March 2 (DG): Book launch: Rebekka Wyler, “Schweizer Gewerkschaften und Europa”, 1960-2005 (Swiss Trade Union and Europe, 1960-2005), Zurich
March 15-16: GLI Board, Geneva
June 17-19 (DG, DS): Global Labour Institute, University of Greenwich, and The Press Fighting austerity: rebuilding unions from below, Athens (DG speaker on “Our Crisis”)
July 8-12 (AD,DG,DS,KP): GLI International Summer School, Northern College, Barnsley (DG speaker on “The political challenge of the international trade union organizations”)
September 2 (DG): UNIA Meeting on China (with the participation of Labour Action China and HKCTU), Geneva
September 26 (DG): Meeting with Bernard Thibault, CGT, Paris
October 11-12: GLI Board
October 22 (DG): 43d Congress, Confederación de Asociaciones Sindicales de Industrias Alimenticias, Buenos Aires
November 2-3 (DG): The new trade unions and the Democratic Left – historical roots and ideological landmarks, international conference, Kiev (DG speaker on “Ideological foundations of the Democratic Left and the labour movement”)
November 11-14 (DG, KP): Congress of the German Food and Allied Workers’ Union (NGG), Berlin

March 25-28 (KP): Conference: HomeNet South-East Europe, Sofia
September 21-22 (DG, KP): Organization and Representation Program, Advisory Committee, Geneva
October 23-28 (DG, KP): Founding Congress, International Domestic Workers’ Federation, Montevideo (DG speaker on “The future of the domestic workers’ movement”)

Collège du Travail
Board (DG): March 4, June 27, July 18, September 12, October 16, December 9 (Geneva)
November 25 (DG, JK): Conference: Sur les traces de Lucien Tronchet (1902-1982) et de ses combats syndicaux, Geneva (DG speaker on “Les ennemis de nos ennemis sont-ils nos amis?” (“Are the enemies of our enemies necessarily our friends?”)). Tronchet was the charismatic leader of the Geneva Building Workers’ Union from 1922 until his retirement in 1978. Originally an anarcho-syndicalist, he joined the Geneva Socialist Party in 1949. In the 1950s he became controversially involved with the Lovestone/Brown operations in the international trade union movement.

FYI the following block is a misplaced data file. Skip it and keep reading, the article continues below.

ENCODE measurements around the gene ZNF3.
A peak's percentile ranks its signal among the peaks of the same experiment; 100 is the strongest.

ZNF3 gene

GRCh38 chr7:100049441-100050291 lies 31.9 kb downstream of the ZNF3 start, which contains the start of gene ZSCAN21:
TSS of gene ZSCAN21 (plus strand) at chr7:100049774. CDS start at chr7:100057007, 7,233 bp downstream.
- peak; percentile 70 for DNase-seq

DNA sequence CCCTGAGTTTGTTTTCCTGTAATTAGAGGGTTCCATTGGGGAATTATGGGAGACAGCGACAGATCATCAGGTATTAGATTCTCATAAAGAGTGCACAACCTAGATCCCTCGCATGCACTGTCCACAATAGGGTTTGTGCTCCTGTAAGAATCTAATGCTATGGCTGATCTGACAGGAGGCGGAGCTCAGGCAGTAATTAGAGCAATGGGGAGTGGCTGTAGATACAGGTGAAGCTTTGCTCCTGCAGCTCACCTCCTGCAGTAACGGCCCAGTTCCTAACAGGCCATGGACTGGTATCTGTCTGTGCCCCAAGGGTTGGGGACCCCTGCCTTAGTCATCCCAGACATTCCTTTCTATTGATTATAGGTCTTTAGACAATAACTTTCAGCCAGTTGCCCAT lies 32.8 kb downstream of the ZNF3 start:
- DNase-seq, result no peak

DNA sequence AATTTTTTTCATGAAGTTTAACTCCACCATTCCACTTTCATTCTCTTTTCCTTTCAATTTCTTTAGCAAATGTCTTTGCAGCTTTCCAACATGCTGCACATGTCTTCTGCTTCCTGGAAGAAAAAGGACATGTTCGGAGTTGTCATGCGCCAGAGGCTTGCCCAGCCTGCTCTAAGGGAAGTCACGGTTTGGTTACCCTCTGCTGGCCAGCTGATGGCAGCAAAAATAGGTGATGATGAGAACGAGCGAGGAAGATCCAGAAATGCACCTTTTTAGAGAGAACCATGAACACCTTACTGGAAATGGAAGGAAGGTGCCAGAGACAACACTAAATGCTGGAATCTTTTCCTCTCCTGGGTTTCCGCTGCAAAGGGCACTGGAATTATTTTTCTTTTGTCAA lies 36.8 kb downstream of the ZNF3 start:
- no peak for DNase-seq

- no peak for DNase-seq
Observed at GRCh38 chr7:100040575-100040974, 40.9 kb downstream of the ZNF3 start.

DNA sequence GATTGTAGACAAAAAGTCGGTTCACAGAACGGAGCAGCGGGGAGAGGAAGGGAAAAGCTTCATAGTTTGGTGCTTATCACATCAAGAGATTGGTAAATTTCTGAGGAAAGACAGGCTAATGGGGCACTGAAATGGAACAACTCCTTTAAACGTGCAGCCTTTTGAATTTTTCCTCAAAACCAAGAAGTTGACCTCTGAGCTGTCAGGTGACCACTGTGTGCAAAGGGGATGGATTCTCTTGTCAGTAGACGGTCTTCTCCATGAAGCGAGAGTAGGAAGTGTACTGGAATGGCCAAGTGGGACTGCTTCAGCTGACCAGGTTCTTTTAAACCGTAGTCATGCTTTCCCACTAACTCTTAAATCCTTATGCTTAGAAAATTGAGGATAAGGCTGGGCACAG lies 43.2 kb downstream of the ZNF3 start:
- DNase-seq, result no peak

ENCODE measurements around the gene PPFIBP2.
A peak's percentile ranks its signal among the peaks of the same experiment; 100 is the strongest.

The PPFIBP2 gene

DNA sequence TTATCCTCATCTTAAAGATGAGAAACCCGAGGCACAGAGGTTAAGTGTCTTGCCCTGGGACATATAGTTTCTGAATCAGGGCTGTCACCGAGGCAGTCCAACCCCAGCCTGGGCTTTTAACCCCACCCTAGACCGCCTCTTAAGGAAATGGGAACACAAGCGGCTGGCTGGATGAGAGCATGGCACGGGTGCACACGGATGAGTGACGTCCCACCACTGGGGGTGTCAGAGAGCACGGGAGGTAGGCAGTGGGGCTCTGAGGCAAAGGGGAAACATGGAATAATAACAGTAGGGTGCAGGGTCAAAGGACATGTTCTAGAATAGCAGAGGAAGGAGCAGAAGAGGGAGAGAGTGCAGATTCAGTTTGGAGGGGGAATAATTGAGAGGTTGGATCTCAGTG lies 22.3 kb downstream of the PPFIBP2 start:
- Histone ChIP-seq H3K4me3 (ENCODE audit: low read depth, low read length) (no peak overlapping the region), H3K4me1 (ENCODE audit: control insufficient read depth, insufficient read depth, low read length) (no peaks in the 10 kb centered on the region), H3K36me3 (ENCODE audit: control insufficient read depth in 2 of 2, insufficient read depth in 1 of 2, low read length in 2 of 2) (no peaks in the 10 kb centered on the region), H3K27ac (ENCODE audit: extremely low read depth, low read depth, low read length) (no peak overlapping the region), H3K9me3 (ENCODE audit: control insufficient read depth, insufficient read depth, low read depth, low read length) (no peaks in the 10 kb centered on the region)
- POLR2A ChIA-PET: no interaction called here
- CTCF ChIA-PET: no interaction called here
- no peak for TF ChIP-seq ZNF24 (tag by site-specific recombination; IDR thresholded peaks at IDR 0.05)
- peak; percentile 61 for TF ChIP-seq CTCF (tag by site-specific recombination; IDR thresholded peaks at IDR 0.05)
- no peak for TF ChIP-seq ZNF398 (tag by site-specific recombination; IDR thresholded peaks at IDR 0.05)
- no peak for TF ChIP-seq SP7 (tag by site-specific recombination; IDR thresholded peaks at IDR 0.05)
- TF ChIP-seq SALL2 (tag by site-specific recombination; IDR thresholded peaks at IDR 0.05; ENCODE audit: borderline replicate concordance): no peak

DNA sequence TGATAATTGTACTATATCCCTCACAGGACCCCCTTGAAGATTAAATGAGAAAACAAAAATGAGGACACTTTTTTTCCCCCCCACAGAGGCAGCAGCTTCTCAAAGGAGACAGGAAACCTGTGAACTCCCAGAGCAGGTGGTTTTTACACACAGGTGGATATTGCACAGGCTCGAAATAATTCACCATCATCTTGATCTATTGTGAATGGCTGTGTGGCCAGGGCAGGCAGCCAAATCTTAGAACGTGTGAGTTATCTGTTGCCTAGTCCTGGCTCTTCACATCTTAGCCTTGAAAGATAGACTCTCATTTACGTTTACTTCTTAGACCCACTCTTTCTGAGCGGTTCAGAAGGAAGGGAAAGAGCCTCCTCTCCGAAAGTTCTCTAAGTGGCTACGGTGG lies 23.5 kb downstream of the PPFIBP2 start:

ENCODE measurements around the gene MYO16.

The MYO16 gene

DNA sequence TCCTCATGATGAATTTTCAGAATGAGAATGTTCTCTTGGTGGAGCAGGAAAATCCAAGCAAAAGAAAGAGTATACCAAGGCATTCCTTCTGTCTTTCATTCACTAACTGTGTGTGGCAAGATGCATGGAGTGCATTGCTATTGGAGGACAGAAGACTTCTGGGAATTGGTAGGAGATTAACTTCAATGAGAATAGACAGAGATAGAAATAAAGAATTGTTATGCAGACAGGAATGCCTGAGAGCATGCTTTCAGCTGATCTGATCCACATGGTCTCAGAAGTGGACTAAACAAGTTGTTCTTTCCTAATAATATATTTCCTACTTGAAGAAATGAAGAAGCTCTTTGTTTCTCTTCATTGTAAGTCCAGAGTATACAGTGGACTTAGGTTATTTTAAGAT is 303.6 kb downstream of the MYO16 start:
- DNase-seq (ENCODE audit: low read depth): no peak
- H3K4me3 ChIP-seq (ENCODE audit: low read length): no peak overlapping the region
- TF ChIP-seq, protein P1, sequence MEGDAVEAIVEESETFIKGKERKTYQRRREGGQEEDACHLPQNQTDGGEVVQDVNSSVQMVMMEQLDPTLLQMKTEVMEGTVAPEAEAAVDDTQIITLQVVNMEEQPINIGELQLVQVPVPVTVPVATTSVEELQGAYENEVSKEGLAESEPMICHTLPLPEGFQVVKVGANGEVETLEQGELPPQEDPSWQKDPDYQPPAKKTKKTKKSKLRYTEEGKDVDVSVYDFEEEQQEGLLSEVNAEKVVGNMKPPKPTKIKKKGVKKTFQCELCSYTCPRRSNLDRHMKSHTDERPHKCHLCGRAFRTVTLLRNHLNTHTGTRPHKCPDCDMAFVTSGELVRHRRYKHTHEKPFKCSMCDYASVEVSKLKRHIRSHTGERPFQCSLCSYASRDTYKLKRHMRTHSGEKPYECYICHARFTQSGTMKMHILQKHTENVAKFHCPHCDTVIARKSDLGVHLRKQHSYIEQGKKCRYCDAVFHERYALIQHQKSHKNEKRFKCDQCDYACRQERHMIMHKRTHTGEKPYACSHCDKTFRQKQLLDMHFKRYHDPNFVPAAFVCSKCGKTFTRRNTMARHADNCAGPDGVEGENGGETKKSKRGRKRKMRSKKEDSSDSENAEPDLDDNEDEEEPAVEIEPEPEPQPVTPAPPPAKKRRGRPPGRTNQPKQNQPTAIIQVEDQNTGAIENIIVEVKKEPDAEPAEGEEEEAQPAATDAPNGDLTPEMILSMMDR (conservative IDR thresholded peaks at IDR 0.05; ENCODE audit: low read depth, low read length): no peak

Olten Circle
May 18 (Bern)

Pages de Gauche
Editorial Committee (DG): February 15, April 19, October 4, December 13 (Lausanne)

Committee (DG): January 23 (Zurich), April 18 (Zurich),

No publications were issued by the GLI in 2013. However, the GLI has been approached by Center Praxis to help support the translation and publication of Boris Souvarine’s Stalin biography, first published in Paris (in French) in 1935 (an English translation by C.L.R. James appeared in 1939, under the title: “Stalin – A Critical Survey of Bolshevism”). Because of the size of the book (approx. 1,000 pages) the translation is expected to take 3-4 years. The cost is estimated by Center Praxis at EUR8,000; the GLI is committed to raising CHF5,000, which can be transferred in instalments.
LabourStart has offered to publish an anthology of writings by DG in its book series (about 15-20 articles, speeches, interviews). Eric Lee is currently editing it and it should be published sometime in April.

Alda de Giorgi has joined the GLI staff in September as an administrative assistant, on a part-time basis. Alda was the secretary of the Collège du Travail in Geneva, a position from which she retired in July.

Karin Pape has worked principally as WIEGO adviser for Europe, where she remains actively involved with the domestic workers’ and home workers’ movements.

Mr. Claude Caldelari has agreed to keep the GLI accounts as from 2013. For several years, Caldelari kept the accounts of Domaine Public, a socialist weekly published in Lausanne, which is now a website. He is retired and has agreed to work free of charge.